I wonder though whether this story of Jesus’ serves both to highlight the tension between Him and the religious authorities of his day and to build the case against those same religious leaders for their failure to answer Jesus’ question about John’s authority, their failure to accept John’s message, and their failure to recognize in Jesus as Messiah. But I wonder if this parable does also offer a word of surprise and hope.

Here are just a few. I hear in this parable the surprising possibility of hope that someone who has refused to listen to God may yet change his/her mind. Hope that it’s never too late to respond to the grace of the Gospel. Hope that one’s past actions or current status do not determine one’s future. Hope that even those whom good folk (and, lest we forget, the chief priests and elders were good folk) have decided are beyond the pale of decent society are never, ever beyond the reach of God.

If this is so, then no matter what may have happened in the past, yet God is eager to meet us in the present and offer us – indeed, secure – an open future. It is not too late. God is here, inviting each of us into the kingdom that not only lives out in front of us but has the capacity to shape our every moment from this one forth. This is something, I think, of what Paul Tillich meant with his phrase “the eternal now.” Each moment is pregnant with the possibility of receiving God’s grace, repenting of things we’ve done or were done to us, returning to right relationship with God and those around us, and receiving the future as open rather than determined. Like Raynor and Moth - all we need to do is walk into that future.

Friends, God’s promise about an open future shapes our present here and now. Friends, hear that -  God’s promise about an open future shapes our present here and now, but to begin to grasp that we each need to look inside ourselves for those things that are holding us back from receiving God’s promises. What things do we hold onto that make it difficult to believe and accept God’s forgiveness or to imagine that the future can be different than the past? We also need to look around us - there are some here who will vote Conservative and some Labour or Lib Dem. Brexiteers and Sceptics. There will be some here delighted at Watford or indeed even Preston’s losses yesterday, and some not, people who are optimistic about the future and those who are frightened, people who feel great about our the direction of travel of the Church of England in trying to prepare prayers to be used with faithful loving same-sex married couple and those who don’t, and so on. Look, I don’t know your motivations or experiences or you mine, but we do know that God is reaching out to each one of us this morning with the gift of acceptance and love and forgiveness that are the hallmarks of the kingdom Jesus proclaims.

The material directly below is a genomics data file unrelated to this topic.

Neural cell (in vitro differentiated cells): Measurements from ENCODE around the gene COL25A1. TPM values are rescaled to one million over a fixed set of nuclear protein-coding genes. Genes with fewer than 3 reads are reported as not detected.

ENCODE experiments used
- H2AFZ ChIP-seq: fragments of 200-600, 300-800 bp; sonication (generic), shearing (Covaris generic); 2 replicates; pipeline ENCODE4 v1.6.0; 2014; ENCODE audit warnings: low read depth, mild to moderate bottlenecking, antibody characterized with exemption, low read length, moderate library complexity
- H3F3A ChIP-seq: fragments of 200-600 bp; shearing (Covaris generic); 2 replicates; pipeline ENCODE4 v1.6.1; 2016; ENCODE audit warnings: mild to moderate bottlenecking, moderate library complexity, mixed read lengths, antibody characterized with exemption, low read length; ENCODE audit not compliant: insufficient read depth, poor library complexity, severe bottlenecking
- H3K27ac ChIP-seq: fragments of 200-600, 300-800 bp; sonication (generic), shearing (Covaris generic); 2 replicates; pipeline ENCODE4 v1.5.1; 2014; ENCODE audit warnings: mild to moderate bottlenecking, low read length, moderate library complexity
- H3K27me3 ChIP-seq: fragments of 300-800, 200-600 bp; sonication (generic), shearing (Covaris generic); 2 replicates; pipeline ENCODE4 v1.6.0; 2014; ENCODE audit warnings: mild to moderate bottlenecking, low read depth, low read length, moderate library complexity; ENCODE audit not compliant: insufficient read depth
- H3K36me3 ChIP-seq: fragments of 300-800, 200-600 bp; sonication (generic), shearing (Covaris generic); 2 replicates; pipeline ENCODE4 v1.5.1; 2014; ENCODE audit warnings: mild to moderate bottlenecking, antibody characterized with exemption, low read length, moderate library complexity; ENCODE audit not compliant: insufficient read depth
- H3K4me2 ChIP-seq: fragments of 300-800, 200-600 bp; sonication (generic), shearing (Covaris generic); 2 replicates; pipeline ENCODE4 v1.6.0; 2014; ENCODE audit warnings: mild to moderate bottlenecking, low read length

We live at time of division. And without for a moment undervaluing the important values, beliefs, and concerns that underlie some of those divisions internationally, nationally and ecclesiastically but beneath all of those differences is a profound commonality - we are each a child of God whom God loves, adores, and is speaking to right here and now. And being reminded of that might we take a little more time to listen to each other, try to understand each other, and try to listen for God’s calling for ourselves and our community together, instead of isolation? That I believe is John’s way of righteousness - recognising that the path that we are on may not be the right future for us or each other, turning around, and walking back towards God and each other?

Sunday, February 26, 2023

Love, Lies and Lent - a Sermon for the first Sunday of Lent based on Genesis 2:15-17; 3:1-7

In the news this week we’ve heard that at least 47000 people have died as a result of the earthquake on the Syrian/Turkish border; that millions live in fear a year on from the Russian invasion of Ukraine; that a new Brexit deal for Northern Ireland is close to being struck in the midst of political tension; that Nigeria have gone to the polls to elect a new government still moving out of the shadow of military rule; that Australia’s Prime Minister Anthony Albanese is the first to march at the Mardi Gras gay rights march. These and countless other stories have unfolded in the media glare and in dappled pools of sunlight heard only by the birds are all at their heart about life’s ultimate mystery - the nature of human relationships.

All human relationships are mysterious because they unfold a narrative of what binds and divides us which is centred on one emotion - love. That’s why those news stories move us. Grief erupts in tragedy because of love. We long for justice because of love. Love is the unifier. Love by it’s presence or absence transforms the human heart and will. It is humanity’s golden thread through our history - yet it remains an unfathomable truth.

What we hear as our first reading this morning is a telling of part of the story that binds and divides us. Genesis 2 and 3 are part of a story told by God to humanity which has three lines: I love you; I want to be with people like you; will you come and be with me? Told another way, these chapters are trying to explain the inexplicable - why are we here; why do we act and react the way we do with each other; why is there pain in childbirth etc?